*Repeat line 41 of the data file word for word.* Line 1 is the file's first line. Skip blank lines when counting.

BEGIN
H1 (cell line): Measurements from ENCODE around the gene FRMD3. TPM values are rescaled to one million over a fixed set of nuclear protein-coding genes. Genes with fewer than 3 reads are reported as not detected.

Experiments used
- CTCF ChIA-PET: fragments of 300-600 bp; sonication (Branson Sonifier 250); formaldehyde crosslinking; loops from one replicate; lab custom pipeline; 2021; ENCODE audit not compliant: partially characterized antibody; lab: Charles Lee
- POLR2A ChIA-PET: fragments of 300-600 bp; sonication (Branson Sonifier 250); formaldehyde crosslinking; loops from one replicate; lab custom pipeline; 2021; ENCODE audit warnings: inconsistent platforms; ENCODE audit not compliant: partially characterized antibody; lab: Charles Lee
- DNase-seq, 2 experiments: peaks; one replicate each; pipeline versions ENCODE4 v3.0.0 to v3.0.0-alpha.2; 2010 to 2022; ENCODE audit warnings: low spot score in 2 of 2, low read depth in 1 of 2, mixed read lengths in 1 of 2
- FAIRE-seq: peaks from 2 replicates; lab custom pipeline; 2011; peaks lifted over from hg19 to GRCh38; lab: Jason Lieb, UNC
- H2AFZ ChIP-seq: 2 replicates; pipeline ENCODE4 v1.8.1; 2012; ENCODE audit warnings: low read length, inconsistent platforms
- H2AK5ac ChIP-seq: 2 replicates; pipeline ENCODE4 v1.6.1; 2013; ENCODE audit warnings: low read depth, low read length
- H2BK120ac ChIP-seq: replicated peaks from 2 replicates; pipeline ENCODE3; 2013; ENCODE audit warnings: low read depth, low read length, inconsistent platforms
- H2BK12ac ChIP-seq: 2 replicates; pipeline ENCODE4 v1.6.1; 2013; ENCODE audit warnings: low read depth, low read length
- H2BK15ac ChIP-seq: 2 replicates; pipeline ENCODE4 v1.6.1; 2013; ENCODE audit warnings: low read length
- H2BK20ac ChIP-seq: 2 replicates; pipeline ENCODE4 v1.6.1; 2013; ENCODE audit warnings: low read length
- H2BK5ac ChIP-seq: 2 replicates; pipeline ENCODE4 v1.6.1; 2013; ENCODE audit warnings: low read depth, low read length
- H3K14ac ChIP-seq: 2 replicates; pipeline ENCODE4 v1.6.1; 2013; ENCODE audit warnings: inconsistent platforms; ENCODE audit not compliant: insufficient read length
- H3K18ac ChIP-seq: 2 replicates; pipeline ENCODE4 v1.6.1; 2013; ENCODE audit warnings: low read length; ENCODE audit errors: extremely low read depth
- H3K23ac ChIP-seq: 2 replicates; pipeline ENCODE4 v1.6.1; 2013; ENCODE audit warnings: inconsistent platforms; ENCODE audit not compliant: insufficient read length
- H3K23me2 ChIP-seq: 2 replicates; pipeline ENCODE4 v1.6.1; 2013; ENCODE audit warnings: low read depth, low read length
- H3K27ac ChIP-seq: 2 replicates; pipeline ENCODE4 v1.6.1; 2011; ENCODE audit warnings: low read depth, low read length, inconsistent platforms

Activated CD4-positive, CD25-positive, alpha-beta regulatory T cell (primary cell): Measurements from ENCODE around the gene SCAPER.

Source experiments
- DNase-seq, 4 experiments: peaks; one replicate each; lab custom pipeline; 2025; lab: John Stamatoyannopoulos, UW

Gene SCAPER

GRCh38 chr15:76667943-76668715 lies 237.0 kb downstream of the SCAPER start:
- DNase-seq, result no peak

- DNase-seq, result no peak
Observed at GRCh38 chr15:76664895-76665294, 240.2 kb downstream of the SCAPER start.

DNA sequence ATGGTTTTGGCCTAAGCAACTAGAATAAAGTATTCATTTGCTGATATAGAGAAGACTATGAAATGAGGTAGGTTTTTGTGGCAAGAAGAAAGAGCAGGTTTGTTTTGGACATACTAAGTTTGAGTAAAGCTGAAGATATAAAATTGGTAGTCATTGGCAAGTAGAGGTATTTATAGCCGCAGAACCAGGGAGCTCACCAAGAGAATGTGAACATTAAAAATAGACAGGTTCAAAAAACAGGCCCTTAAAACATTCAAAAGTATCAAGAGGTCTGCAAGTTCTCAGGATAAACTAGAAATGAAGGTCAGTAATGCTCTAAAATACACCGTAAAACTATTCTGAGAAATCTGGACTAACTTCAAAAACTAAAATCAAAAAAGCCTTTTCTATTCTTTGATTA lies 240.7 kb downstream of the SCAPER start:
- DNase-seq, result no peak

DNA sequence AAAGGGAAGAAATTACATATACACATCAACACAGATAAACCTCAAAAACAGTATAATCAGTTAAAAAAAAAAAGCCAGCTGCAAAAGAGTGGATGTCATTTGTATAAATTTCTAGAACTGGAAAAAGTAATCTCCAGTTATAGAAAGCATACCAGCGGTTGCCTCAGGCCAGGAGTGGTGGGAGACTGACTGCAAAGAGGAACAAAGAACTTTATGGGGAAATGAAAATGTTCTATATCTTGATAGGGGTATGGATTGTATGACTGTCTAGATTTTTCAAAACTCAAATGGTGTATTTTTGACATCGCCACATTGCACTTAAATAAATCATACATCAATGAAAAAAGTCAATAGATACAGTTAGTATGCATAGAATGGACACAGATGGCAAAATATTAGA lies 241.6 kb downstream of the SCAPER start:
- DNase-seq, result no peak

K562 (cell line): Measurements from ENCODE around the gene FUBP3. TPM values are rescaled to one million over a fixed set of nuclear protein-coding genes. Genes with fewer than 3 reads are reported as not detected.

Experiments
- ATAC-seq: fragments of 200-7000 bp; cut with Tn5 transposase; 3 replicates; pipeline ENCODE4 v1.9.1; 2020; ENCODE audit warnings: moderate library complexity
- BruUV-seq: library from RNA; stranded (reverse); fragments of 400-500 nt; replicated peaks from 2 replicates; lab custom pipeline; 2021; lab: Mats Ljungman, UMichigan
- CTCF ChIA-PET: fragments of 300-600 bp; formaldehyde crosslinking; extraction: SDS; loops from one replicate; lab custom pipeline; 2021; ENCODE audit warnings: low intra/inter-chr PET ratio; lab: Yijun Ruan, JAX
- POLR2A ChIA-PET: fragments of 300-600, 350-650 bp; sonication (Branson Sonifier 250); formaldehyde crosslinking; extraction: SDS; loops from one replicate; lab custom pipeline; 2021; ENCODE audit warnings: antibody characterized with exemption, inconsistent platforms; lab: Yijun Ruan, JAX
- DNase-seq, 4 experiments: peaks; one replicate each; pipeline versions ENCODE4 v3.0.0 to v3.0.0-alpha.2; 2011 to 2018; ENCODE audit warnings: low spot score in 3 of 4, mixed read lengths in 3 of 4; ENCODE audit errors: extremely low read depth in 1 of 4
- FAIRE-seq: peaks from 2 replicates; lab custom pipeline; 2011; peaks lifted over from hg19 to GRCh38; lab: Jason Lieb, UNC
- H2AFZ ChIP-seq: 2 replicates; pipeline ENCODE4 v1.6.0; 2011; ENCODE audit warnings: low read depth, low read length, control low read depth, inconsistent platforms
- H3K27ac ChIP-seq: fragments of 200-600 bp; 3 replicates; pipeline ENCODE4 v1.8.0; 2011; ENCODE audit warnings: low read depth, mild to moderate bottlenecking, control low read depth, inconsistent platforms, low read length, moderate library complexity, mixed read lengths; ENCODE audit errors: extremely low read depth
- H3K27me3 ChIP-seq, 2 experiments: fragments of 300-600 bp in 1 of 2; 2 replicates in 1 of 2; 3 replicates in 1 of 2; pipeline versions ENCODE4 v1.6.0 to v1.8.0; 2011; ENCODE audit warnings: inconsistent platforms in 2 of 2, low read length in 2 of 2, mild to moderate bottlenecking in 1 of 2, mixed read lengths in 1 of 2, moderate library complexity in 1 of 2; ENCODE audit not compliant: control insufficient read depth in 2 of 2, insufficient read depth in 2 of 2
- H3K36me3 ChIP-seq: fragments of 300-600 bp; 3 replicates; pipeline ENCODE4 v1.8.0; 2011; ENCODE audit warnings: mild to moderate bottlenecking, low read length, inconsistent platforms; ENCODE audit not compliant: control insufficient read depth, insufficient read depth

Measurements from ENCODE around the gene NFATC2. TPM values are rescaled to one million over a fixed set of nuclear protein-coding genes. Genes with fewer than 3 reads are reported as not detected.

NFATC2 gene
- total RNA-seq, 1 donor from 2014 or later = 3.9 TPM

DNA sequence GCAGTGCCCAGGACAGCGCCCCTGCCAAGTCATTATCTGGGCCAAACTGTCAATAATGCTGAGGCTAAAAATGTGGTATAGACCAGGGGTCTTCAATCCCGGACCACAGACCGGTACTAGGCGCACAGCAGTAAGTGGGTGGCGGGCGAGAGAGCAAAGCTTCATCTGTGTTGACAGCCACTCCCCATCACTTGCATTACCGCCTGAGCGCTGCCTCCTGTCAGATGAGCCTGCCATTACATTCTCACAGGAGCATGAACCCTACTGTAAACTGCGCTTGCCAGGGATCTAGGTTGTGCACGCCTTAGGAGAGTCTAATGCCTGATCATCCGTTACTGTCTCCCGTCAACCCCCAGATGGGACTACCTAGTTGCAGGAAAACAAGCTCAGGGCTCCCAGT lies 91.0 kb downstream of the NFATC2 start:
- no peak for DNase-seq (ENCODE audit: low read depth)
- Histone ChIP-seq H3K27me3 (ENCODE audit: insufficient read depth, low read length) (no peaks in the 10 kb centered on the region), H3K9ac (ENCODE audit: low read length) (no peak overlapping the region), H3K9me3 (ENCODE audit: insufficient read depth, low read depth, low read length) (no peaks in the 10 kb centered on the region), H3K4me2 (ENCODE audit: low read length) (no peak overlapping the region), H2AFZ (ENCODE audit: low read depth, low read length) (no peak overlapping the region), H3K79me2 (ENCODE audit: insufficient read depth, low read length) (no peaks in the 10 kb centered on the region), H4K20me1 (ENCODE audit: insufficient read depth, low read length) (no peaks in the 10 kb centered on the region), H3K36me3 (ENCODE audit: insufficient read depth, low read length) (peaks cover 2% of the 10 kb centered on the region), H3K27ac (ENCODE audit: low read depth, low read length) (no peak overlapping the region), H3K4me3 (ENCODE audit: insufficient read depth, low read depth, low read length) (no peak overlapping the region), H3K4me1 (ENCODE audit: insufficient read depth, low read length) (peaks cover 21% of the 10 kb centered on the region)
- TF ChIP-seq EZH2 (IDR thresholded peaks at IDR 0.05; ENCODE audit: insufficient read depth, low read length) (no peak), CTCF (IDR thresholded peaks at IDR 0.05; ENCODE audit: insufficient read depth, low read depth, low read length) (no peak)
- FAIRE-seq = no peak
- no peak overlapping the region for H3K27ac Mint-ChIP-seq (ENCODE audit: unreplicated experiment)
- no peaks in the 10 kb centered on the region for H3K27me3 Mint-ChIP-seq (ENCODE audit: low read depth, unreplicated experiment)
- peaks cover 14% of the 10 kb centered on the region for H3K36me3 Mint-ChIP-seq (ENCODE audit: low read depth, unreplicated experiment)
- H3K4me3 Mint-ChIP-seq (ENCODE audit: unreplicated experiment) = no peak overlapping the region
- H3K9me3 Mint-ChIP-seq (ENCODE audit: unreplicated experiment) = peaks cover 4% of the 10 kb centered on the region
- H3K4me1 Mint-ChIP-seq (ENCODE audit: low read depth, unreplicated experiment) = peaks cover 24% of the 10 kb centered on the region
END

- H3K27me3 ChIP-seq, 2 experiments: fragments of 300-600 bp in 1 of 2; 2 replicates in 1 of 2; 3 replicates in 1 of 2; pipeline versions ENCODE4 v1.6.0 to v1.8.0; 2011; ENCODE audit warnings: inconsistent platforms in 2 of 2, low read length in 2 of 2, mild to moderate bottlenecking in 1 of 2, mixed read lengths in 1 of 2, moderate library complexity in 1 of 2; ENCODE audit not compliant: control insufficient read depth in 2 of 2, insufficient read depth in 2 of 2